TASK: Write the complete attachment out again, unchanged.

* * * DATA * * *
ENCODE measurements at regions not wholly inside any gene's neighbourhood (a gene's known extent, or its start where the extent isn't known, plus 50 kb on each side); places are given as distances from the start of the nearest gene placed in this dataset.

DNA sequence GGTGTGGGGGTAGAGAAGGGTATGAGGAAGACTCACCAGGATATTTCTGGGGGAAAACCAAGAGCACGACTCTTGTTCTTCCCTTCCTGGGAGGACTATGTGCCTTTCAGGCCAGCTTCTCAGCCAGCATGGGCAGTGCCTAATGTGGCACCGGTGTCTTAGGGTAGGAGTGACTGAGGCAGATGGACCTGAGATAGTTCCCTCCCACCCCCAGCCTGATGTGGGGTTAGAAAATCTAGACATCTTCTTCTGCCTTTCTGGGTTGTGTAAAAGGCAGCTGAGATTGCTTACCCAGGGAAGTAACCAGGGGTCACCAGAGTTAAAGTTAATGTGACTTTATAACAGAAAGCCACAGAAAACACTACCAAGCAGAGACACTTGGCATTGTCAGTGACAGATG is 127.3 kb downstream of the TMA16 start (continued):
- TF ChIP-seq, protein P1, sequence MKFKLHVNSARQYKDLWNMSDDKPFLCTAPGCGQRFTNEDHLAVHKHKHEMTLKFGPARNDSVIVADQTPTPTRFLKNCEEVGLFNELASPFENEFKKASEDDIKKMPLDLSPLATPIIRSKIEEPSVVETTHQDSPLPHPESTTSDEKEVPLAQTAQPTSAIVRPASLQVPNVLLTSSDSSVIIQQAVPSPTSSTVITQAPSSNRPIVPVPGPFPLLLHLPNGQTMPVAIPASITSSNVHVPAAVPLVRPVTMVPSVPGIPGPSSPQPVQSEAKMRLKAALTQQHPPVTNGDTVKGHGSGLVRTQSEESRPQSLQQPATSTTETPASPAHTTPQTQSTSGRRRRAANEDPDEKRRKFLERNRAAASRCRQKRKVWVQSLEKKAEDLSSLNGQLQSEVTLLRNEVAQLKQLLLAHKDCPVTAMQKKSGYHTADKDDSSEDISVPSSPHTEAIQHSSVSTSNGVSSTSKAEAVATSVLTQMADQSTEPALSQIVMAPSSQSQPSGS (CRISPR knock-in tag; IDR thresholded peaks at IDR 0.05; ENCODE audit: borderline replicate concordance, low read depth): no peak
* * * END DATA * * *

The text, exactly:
ENCODE measurements at regions not wholly inside any gene's neighbourhood (a gene's known extent, or its start where the extent isn't known, plus 50 kb on each side); places are given as distances from the start of the nearest gene placed in this dataset.

DNA sequence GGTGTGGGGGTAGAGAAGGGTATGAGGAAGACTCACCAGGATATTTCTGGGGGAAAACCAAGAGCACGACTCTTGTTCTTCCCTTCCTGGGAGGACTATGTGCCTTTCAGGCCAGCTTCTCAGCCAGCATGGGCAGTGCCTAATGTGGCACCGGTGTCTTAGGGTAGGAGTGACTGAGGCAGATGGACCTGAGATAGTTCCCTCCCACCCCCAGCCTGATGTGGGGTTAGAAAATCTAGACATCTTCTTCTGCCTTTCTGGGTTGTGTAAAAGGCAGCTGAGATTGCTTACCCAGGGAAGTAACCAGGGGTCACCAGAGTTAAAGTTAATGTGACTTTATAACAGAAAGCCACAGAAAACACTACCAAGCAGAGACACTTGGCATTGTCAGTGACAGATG is 127.3 kb downstream of the TMA16 start (continued):
- TF ChIP-seq, protein P1, sequence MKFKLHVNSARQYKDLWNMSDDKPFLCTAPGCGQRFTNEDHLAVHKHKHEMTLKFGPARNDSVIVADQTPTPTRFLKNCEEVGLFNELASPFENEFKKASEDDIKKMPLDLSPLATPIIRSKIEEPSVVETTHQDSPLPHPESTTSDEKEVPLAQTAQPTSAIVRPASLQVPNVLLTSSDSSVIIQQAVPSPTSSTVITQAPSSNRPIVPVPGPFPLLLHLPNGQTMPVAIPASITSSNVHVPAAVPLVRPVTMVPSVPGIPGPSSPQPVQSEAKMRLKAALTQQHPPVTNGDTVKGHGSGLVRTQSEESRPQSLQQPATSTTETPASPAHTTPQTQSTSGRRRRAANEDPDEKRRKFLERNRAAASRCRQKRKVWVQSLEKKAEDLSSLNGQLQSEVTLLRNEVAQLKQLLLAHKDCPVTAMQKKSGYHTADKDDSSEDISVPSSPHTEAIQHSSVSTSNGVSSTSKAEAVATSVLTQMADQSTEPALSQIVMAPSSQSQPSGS (CRISPR knock-in tag; IDR thresholded peaks at IDR 0.05; ENCODE audit: borderline replicate concordance, low read depth): no peak